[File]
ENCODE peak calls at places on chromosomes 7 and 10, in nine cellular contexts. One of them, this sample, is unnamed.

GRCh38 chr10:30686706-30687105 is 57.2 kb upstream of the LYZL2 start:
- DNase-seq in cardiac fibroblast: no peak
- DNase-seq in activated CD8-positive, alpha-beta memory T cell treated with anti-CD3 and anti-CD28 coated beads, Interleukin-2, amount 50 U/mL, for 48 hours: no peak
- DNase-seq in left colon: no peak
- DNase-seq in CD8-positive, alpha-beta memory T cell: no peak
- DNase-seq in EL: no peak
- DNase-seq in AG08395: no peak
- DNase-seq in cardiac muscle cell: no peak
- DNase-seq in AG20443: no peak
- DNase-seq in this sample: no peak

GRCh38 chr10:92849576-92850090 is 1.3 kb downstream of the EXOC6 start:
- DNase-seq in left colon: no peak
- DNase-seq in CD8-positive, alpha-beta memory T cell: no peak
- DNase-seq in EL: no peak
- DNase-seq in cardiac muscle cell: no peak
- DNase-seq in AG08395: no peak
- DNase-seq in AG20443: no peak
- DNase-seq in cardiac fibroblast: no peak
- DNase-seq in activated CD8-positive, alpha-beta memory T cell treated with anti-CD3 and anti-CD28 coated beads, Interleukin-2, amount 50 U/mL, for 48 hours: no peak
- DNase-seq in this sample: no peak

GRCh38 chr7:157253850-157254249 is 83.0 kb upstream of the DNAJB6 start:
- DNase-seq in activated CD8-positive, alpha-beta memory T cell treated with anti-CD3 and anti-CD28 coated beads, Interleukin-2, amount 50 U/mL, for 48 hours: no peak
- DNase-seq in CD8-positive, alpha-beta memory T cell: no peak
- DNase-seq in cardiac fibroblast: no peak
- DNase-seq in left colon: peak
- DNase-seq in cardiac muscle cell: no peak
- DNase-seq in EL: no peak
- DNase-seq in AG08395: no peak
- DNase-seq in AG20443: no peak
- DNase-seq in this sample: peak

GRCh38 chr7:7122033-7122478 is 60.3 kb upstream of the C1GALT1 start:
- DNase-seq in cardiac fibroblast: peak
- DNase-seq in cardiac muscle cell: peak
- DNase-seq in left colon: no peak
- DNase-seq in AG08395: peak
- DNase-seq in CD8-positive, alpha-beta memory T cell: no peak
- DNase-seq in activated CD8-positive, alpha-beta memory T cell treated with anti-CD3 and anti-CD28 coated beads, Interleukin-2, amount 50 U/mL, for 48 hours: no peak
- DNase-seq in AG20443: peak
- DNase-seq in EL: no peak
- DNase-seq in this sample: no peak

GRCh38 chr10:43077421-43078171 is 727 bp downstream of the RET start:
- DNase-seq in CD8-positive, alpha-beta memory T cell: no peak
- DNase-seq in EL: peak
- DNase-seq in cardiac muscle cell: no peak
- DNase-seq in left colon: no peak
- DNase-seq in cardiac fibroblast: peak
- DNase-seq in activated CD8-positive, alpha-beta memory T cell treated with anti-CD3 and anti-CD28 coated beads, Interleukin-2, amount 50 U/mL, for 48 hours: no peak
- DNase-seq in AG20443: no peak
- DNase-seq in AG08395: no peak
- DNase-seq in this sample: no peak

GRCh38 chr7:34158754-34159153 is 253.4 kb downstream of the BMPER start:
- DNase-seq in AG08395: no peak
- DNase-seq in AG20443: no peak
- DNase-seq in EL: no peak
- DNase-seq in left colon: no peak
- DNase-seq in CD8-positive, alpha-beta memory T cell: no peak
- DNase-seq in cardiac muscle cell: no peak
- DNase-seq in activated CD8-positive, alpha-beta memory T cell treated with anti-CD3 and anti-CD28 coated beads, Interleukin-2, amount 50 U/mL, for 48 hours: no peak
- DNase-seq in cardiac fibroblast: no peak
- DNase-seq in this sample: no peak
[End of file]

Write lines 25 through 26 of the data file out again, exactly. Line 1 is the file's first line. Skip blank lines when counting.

- DNase-seq in cardiac fibroblast: no peak
- DNase-seq in left colon: peak